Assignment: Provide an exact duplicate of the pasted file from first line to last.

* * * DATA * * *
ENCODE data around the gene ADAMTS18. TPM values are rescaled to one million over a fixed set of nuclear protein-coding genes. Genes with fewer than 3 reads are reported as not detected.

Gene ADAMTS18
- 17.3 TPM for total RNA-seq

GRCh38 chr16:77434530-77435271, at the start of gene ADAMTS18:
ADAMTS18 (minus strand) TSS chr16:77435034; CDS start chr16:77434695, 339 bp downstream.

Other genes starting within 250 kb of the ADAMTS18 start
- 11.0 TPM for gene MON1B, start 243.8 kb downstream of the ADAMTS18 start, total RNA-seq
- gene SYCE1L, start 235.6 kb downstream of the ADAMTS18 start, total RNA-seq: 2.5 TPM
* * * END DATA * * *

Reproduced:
ENCODE data around the gene ADAMTS18. TPM values are rescaled to one million over a fixed set of nuclear protein-coding genes. Genes with fewer than 3 reads are reported as not detected.

Gene ADAMTS18
- 17.3 TPM for total RNA-seq

GRCh38 chr16:77434530-77435271, at the start of gene ADAMTS18:
ADAMTS18 (minus strand) TSS chr16:77435034; CDS start chr16:77434695, 339 bp downstream.

Other genes starting within 250 kb of the ADAMTS18 start
- 11.0 TPM for gene MON1B, start 243.8 kb downstream of the ADAMTS18 start, total RNA-seq
- gene SYCE1L, start 235.6 kb downstream of the ADAMTS18 start, total RNA-seq: 2.5 TPM